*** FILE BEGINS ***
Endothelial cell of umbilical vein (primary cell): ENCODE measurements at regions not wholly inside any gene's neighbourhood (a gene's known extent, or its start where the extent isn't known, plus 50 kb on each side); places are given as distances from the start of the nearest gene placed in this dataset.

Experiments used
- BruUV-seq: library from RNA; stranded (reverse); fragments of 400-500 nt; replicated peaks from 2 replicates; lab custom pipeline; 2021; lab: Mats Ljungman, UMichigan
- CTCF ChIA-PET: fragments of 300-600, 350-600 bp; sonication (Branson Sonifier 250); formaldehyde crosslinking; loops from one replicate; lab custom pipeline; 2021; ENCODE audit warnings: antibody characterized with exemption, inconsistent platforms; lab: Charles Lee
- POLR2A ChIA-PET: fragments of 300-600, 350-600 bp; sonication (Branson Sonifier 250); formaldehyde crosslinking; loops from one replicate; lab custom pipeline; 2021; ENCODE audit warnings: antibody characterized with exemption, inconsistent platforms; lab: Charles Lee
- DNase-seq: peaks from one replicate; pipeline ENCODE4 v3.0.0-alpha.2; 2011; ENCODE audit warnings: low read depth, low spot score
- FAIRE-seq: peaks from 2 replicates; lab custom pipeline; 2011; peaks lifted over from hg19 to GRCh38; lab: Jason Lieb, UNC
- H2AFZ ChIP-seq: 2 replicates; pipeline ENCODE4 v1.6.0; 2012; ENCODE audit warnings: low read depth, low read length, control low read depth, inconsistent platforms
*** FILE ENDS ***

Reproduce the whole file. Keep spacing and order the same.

Endothelial cell of umbilical vein (primary cell): ENCODE measurements at regions not wholly inside any gene's neighbourhood (a gene's known extent, or its start where the extent isn't known, plus 50 kb on each side); places are given as distances from the start of the nearest gene placed in this dataset.

Experiments used
- BruUV-seq: library from RNA; stranded (reverse); fragments of 400-500 nt; replicated peaks from 2 replicates; lab custom pipeline; 2021; lab: Mats Ljungman, UMichigan
- CTCF ChIA-PET: fragments of 300-600, 350-600 bp; sonication (Branson Sonifier 250); formaldehyde crosslinking; loops from one replicate; lab custom pipeline; 2021; ENCODE audit warnings: antibody characterized with exemption, inconsistent platforms; lab: Charles Lee
- POLR2A ChIA-PET: fragments of 300-600, 350-600 bp; sonication (Branson Sonifier 250); formaldehyde crosslinking; loops from one replicate; lab custom pipeline; 2021; ENCODE audit warnings: antibody characterized with exemption, inconsistent platforms; lab: Charles Lee
- DNase-seq: peaks from one replicate; pipeline ENCODE4 v3.0.0-alpha.2; 2011; ENCODE audit warnings: low read depth, low spot score
- FAIRE-seq: peaks from 2 replicates; lab custom pipeline; 2011; peaks lifted over from hg19 to GRCh38; lab: Jason Lieb, UNC
- H2AFZ ChIP-seq: 2 replicates; pipeline ENCODE4 v1.6.0; 2012; ENCODE audit warnings: low read depth, low read length, control low read depth, inconsistent platforms